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OCC To Reconsider Disastrous 2020 CRA Rule Changes

Today, the Office of the Comptroller of the Currency (OCC) announced that they will halt the further implementation of the 2020 Community Reinvestment Act (CRA) rule and will reconsider the rule in its entirety — a necessary first step to reversing the Trump-era changes to the critical anti-redlining law. Portions of the harmful rule that have not yet been implemented, including how banks will be evaluated under new exams and additional data reporting requirements, will not go into effect as originally scheduled. Other provisions that are already in effect, including the designation of activities eligible for credit under the CRA, require further OCC action. The action follows the appointment of Michael Hsu as Acting Comptroller early last week. 

Jesse Van Tol, CEO of the National Community Reinvestment Coalition, made the following statement:

“We are heartened by Acting Comptroller Hsu’s swift action to restart the long-overdue CRA modernization process. Today’s action lays out a course for reversing the OCC’s 2020 final rule. Although more needs to be done, this is a necessary first step to creating an updated CRA that increases, rather than decreases, financial services, lending and investment in low- and moderate-income communities. The overwhelming opposition to the OCC’s rule from consumer, community and civil rights organizations, as well as bank trade associations, clearly illustrated the urgency of this action.

“Today’s announcement also provides an opportunity to move forward with consistent, clear and strong rules developed by all three banking regulators — the OCC, the Federal Reserve and the Federal Deposit Insurance Corporation. We urge the regulators to do so promptly and to look to the Federal Reserve’s fall 2020 CRA proposal as a starting point for that effort. We also urge the regulators, as part of that interagency process, to develop a more race-conscious CRA and ensure that banks are serving communities of color.

“Some aspects of the 2020 final rule remain in effect, however. Of particular concern, banks are currently permitted to receive CRA credit for loans and investments that only partially benefit low- and moderate-income people. For example, the OCC currently allows banks to get CRA credit for large infrastructure projects, like major bridges, that may do little to improve community or economic development or needs in low- and moderate-income communities. We urge the OCC to take additional action to clarify that CRA-eligible activities must directly benefit LMI people and communities.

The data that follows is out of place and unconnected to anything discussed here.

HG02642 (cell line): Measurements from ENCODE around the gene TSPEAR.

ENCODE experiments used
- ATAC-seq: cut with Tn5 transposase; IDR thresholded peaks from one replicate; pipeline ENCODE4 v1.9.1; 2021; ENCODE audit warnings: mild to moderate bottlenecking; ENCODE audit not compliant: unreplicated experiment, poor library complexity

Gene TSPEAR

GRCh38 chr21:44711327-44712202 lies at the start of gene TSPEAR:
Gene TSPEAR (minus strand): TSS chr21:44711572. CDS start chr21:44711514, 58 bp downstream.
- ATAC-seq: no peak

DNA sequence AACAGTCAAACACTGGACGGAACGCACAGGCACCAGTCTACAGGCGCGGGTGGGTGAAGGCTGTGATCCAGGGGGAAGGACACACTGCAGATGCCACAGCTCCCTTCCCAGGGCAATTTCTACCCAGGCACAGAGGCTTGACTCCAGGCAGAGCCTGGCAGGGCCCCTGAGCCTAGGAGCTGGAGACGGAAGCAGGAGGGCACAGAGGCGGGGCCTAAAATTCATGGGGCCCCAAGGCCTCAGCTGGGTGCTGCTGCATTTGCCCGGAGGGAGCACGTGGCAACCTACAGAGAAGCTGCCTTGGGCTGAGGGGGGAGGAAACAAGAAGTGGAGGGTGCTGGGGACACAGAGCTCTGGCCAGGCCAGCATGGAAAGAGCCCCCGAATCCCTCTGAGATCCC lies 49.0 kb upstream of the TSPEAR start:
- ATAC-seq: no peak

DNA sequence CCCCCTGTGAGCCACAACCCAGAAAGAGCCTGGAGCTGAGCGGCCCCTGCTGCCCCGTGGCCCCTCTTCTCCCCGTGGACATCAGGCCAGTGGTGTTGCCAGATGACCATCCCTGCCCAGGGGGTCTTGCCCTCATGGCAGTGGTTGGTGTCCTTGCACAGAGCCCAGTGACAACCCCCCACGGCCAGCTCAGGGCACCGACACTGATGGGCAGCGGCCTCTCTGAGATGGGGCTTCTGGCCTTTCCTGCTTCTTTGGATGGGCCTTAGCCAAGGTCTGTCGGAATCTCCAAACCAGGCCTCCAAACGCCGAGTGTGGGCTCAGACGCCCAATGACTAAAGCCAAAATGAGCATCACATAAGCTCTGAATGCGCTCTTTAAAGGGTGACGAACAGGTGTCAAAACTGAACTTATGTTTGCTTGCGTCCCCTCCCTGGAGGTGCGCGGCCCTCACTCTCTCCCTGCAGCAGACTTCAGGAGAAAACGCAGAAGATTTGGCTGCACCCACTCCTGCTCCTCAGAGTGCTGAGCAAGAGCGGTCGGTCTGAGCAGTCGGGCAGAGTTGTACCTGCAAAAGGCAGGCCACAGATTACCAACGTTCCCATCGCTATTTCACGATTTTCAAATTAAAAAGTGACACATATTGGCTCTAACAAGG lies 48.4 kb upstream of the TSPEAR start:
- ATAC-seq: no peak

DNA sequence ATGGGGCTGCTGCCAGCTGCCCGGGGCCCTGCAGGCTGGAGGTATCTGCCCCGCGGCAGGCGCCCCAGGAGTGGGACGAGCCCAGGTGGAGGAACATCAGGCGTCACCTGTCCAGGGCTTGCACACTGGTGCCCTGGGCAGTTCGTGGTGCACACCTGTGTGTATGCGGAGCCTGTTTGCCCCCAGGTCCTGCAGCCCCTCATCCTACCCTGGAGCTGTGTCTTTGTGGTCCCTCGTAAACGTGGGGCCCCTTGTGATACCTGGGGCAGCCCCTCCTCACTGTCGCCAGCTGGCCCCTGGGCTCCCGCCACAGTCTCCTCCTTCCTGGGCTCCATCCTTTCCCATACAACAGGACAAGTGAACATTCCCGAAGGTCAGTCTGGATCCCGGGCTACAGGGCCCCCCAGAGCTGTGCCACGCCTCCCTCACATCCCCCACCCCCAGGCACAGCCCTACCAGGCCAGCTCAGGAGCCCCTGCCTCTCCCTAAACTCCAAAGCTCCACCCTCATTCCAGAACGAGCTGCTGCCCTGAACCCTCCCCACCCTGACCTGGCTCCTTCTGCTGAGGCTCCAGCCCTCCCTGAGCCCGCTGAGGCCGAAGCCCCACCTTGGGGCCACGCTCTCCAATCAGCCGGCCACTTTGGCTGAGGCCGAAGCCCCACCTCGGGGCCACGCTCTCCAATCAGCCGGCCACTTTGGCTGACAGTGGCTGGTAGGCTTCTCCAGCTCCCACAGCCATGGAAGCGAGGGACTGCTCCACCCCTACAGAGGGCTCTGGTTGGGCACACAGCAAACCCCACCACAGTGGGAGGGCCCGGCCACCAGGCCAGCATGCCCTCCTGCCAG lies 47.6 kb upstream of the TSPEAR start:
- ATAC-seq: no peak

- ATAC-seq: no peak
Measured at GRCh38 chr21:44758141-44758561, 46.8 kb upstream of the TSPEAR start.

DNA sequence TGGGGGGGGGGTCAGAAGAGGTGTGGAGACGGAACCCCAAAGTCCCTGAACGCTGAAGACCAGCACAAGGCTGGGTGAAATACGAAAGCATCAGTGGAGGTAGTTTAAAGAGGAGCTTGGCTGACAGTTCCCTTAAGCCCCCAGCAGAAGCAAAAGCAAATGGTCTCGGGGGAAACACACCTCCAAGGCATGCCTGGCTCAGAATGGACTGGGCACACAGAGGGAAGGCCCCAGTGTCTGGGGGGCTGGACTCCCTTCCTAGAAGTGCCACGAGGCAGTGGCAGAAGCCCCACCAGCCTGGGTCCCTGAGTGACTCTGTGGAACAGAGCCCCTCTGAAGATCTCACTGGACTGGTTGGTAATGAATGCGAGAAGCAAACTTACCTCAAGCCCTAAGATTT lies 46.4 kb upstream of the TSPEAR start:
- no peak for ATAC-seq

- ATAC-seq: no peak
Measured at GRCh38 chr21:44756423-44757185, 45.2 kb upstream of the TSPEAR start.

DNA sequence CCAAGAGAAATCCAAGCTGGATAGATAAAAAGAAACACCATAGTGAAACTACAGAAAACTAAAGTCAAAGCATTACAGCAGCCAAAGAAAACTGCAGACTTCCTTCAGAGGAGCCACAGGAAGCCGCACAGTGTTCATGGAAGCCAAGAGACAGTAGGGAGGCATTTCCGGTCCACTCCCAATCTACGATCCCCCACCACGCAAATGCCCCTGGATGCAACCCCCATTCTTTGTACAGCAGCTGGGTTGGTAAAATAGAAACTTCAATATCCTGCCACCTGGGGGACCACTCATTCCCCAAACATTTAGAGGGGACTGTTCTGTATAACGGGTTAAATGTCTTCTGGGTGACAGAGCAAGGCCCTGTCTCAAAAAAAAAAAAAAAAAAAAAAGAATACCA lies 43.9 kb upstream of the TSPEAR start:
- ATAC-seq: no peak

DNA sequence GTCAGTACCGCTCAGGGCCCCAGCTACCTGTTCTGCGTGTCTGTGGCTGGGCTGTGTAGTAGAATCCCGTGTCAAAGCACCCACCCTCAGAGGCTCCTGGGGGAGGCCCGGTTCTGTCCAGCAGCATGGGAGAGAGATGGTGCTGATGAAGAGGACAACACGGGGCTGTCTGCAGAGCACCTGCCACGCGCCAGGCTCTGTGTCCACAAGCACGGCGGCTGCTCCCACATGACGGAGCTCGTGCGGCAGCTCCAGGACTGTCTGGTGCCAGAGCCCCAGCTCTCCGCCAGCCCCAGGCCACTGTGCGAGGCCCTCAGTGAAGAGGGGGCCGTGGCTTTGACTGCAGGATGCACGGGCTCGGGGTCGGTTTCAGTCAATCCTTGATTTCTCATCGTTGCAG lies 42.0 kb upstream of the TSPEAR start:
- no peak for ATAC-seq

“The 2020 OCC rule, if implemented fully, would have disastrous outcomes for LMI communities. Today’s announcement is a step in the right direction, but much more needs to be done. Banking agencies should move forward without delay to modernize rules that are not only out of date, but also out of step with how lending works in a changing economy. Communities are still reeling from the economic and personal devastation of a pandemic, and a strong CRA is a critical component of a just recovery.

More:

NCRC Principles for CRA Reform

https://ncrc.org/principles-for-cra-reform-strengthen-communities-exams-and-accountability/

NCRC Statement On American Housing And Economic Mobility Act Of 2021 

https://ncrc.org/ncrc-statement-on-american-housing-and-economic-mobility-act-of-2021/

TreasureCRA campaign hub

https://ncrc.org/treasureCRA/

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Redlining and Neighborhood Health

Before the pandemic devastated minority communities, banks and government officials starved them of capital.

Lower-income and minority neighborhoods that were intentionally cut off from lending and investment decades ago today suffer not only from reduced wealth and greater poverty, but from lower life expectancy and higher prevalence of chronic diseases that are risk factors for poor outcomes from COVID-19, a new study shows.

The new study, from the National Community Reinvestment Coalition (NCRC) with researchers from the University of Wisconsin–Milwaukee Joseph J. Zilber School of Public Health and the University of Richmond’s Digital Scholarship Lab, compared 1930’s maps of government-sanctioned lending discrimination zones with current census and public health data.

Table of Content

  • Executive Summary
  • Introduction
  • Redlining, the HOLC Maps and Segregation
  • Segregation, Public Health and COVID-19
  • Methods
  • Results
  • Discussion
  • Conclusion and Policy Recommendations
  • Citations
  • Appendix

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